CasinoCityTimes.com

Gurus
News
Newsletter
Author Home Author Archives Author Books Send to a Friend Search Articles Subscribe
Stay informed with the
NEW Casino City Times newsletter!
Newsletter Signup
Stay informed with the
NEW Casino City Times newsletter!
Recent Articles
Best of Alan Krigman

Gaming Guru

author's picture
 

How much more bankroll do you need when you bet bigger?

10 December 2007

Say you've been playing casino blackjack fairly regularly for a long time. You're not exactly a high roller betting $10 per round on a $500 stake but they treat you OK. You're happy with a $100 profit and always quit as soon as you pass that point. Obviously, you hate losing. But you don't panic when you encounter a cold streak. And you're willing to spend down your $500 waiting for luck to change because history shows this doesn't happen often. More frequently, when conditions are inauspicious, you run out of time well before you scrape the bottom of your fanny pack. And, even if you do go belly-up, you find you've usually had a lengthy enough session that you deem it worth the recreational value.

This isn't a self-delusional matter of remembering the high times and forgetting the low. The math behind the game backs it up.

With the bankroll, win goal, and bet size cited, a blackjack player following good Basic Strategy can expect four successful sessions for every failure. Monetarily, that's $400 or more up and $500 down, on the average, for five games. The loss is under $20 per casino visit, some or all of which is covered by comps for the buffet. And, in any event, it's less than the cost of a movie ticket and a pizza. Moreover, the chance is nearly 95 percent a $500 stake will be good for at least 500 rounds roughly seven hours' action at a table with four other players.

Maybe you don't play blackjack. But comparable numbers pertain to sessions of reasonable duration at most table games. So similar scenarios would hold for many sensible, savvy solid citizens who think casinos give them a good bang for their leisure buck.

At any rate, pretend you get to mulling over the fact you come out a bit ahead at the end of the year considering comps, gifts of tasteless merchandise, and invitations to exclusive events. Such being the case, there ought also to be a way to do as well or better with bigger bets. And you know, for instance, that at $25 tables, not only are there fewer yahoos ruining the game for everyone else, but comps are more lavish and a gracious host may even become your new best friend. But, is this really true? And, if so, how must you modify your modus operandi for it to work?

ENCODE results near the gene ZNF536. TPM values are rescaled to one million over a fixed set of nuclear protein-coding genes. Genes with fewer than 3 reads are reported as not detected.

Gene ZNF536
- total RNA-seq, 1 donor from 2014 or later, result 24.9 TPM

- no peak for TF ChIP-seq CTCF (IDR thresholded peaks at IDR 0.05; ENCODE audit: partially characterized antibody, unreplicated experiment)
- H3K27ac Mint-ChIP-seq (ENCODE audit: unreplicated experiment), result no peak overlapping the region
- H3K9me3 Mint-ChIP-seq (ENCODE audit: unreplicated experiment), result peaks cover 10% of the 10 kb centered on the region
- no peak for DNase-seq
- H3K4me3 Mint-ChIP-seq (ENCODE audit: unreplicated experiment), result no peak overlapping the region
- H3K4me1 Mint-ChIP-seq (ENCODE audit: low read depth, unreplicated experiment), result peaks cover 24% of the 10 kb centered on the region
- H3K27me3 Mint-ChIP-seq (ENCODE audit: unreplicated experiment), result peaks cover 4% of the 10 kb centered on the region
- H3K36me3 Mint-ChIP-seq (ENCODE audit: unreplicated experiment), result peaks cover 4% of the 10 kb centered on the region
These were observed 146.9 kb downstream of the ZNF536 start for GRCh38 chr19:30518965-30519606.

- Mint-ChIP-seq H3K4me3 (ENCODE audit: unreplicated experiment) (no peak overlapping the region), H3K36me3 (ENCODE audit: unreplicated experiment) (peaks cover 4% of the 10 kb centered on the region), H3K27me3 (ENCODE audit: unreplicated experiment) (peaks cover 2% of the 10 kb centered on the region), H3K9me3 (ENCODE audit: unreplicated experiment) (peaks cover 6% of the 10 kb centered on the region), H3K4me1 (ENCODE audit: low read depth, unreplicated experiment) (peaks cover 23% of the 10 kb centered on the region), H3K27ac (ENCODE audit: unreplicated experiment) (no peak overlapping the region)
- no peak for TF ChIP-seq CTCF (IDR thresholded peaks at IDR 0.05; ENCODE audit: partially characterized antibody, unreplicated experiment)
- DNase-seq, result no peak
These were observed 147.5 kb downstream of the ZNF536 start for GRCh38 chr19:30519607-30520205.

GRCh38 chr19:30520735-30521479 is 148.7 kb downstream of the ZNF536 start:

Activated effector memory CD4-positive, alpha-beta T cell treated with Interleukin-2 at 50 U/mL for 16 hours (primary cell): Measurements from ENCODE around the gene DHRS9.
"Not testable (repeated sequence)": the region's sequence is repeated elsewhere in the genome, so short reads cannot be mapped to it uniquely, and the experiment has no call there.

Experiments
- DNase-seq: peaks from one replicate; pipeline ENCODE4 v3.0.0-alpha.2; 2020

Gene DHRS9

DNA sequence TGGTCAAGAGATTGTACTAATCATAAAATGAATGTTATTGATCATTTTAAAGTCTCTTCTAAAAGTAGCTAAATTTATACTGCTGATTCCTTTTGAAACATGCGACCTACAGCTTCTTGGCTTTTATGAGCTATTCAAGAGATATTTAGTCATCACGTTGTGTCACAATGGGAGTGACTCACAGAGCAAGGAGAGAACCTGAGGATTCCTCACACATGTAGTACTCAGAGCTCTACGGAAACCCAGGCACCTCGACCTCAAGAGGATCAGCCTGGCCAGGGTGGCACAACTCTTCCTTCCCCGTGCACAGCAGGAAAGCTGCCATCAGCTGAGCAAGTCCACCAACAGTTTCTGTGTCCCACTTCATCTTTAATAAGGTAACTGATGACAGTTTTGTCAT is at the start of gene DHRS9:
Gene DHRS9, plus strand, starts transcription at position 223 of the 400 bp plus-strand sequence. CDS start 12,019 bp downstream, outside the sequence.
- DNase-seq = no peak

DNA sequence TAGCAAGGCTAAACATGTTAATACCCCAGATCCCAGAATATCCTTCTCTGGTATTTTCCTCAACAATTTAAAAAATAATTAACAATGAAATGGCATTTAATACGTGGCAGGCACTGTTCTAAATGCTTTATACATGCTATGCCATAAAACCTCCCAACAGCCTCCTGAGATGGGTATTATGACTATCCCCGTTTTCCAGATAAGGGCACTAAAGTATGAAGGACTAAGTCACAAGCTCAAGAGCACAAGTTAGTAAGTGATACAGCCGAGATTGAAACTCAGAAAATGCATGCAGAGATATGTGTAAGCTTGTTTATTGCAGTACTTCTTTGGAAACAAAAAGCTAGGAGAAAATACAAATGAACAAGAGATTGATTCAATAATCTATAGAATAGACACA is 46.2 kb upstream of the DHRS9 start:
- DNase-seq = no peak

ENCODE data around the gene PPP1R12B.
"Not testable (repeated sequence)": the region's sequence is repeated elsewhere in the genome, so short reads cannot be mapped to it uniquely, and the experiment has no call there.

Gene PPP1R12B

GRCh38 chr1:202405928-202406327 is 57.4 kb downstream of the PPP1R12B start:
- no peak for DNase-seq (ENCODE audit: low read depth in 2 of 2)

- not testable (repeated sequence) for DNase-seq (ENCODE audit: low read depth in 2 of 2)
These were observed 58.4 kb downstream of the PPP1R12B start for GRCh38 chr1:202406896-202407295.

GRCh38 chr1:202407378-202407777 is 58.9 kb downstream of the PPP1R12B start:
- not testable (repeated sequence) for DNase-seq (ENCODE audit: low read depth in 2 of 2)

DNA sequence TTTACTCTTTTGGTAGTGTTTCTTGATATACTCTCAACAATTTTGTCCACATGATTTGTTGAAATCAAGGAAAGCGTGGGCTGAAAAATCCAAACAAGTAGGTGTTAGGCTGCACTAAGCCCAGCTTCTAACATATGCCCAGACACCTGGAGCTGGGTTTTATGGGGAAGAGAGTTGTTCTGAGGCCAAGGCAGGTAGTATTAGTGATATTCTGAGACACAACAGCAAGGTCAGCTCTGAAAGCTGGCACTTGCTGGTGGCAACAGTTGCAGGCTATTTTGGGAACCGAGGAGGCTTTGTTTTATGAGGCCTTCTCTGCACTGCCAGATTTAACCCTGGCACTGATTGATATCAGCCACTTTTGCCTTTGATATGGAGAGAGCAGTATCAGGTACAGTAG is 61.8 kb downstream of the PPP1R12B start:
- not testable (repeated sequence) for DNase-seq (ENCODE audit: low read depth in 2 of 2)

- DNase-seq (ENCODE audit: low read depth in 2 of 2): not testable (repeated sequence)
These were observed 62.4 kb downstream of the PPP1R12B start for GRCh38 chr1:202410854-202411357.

You'll be tickled pink to know it's true. Provided you keep your bet, bankroll, and earnings target in proportion, all the math is identical. You're multiplying your bet by 2-1/2 to get from $10 to $25. So you'd similarly scale-up your bankroll to $1,250 (2.5 x $500) and win goal to $250 (2.5 x $100). At these levels, odds remain 4-to-1 you'll go over the top before hitting the soup, and you still have almost 95 percent chance of being in the thick of things for at least 500 rounds.

Bet higher without increasing your stake accordingly and your prospects dim, however. Raise your bankroll in proportion to your bet but keep your win goal at the original level or boost it by a lesser factor and the odds you'll succeed improve. For example, bet $25 on a $1,250 bankroll, holding the $100 earnings target, and the odds favor ecstasy over agony by 9-to-1. With a $200 win goal, they exceed 5-to-1. And, you continue to face only 5 percent chance of being sent to the lockers within 500 rounds.

One caveat is that while the chance you'll reach your loss limit before your win goal is no worse, or possibly better, a sporadic $1,250 rout may knock you for a loop whereas you could handle a $500 whack now and then. And, odds notwithstanding, two routs in a row are hardly impossible. These kinds of losses lure folks to cash machines, thinking they can recover with only $500 more. You don't need a gambling guru to tell you where that leads.

Another danger is that a $100 payday may seem fine when you're risking $10 per round. But $250 may look like chump change in a $25 game. Especially with little Wormwood whispering in your hearing aid how easily you could get it up to $300; just two more wins. And you're on a roll, right? So, before making an illogical decision based on what you think is a logical analysis, reflect on this rhyme by the inimitable inkster, Sumner A. Ingmark:

Percentage earnings don't always count,
The bill collector wants an amount.
Alan Krigman

Alan Krigman was a weekly syndicated newspaper gaming columnist and Editor & Publisher of Winning Ways, a monthly newsletter for casino aficionados. His columns focused on gambling probability and statistics. He passed away in October, 2013.
Alan Krigman
Alan Krigman was a weekly syndicated newspaper gaming columnist and Editor & Publisher of Winning Ways, a monthly newsletter for casino aficionados. His columns focused on gambling probability and statistics. He passed away in October, 2013.